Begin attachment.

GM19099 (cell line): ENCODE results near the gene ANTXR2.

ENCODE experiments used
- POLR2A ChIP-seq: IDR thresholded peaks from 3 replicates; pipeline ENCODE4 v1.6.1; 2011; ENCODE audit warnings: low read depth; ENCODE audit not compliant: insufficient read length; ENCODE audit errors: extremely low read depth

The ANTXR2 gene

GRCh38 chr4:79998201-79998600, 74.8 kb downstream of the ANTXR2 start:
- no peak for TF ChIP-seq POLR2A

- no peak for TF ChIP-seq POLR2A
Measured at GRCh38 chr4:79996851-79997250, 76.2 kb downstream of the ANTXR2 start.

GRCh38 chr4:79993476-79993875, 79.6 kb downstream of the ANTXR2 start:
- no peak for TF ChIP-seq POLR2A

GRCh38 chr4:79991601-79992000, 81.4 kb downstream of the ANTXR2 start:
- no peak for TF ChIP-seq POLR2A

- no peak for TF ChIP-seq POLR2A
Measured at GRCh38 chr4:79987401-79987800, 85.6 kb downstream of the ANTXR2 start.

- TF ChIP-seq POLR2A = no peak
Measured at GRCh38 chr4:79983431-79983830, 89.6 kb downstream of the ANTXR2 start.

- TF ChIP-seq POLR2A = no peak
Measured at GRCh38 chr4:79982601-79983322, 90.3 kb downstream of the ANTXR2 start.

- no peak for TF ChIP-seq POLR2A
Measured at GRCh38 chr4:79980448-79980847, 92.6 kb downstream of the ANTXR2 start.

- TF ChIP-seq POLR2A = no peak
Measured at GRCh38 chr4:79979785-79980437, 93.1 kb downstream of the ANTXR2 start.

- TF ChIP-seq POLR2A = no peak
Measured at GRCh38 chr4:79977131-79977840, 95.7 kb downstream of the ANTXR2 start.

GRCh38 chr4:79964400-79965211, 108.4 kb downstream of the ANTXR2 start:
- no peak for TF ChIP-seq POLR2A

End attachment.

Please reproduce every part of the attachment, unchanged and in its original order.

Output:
GM19099 (cell line): ENCODE results near the gene ANTXR2.

ENCODE experiments used
- POLR2A ChIP-seq: IDR thresholded peaks from 3 replicates; pipeline ENCODE4 v1.6.1; 2011; ENCODE audit warnings: low read depth; ENCODE audit not compliant: insufficient read length; ENCODE audit errors: extremely low read depth

The ANTXR2 gene

GRCh38 chr4:79998201-79998600, 74.8 kb downstream of the ANTXR2 start:
- no peak for TF ChIP-seq POLR2A

- no peak for TF ChIP-seq POLR2A
Measured at GRCh38 chr4:79996851-79997250, 76.2 kb downstream of the ANTXR2 start.

GRCh38 chr4:79993476-79993875, 79.6 kb downstream of the ANTXR2 start:
- no peak for TF ChIP-seq POLR2A

GRCh38 chr4:79991601-79992000, 81.4 kb downstream of the ANTXR2 start:
- no peak for TF ChIP-seq POLR2A

- no peak for TF ChIP-seq POLR2A
Measured at GRCh38 chr4:79987401-79987800, 85.6 kb downstream of the ANTXR2 start.

- TF ChIP-seq POLR2A = no peak
Measured at GRCh38 chr4:79983431-79983830, 89.6 kb downstream of the ANTXR2 start.

- TF ChIP-seq POLR2A = no peak
Measured at GRCh38 chr4:79982601-79983322, 90.3 kb downstream of the ANTXR2 start.

- no peak for TF ChIP-seq POLR2A
Measured at GRCh38 chr4:79980448-79980847, 92.6 kb downstream of the ANTXR2 start.

- TF ChIP-seq POLR2A = no peak
Measured at GRCh38 chr4:79979785-79980437, 93.1 kb downstream of the ANTXR2 start.

- TF ChIP-seq POLR2A = no peak
Measured at GRCh38 chr4:79977131-79977840, 95.7 kb downstream of the ANTXR2 start.

GRCh38 chr4:79964400-79965211, 108.4 kb downstream of the ANTXR2 start:
- no peak for TF ChIP-seq POLR2A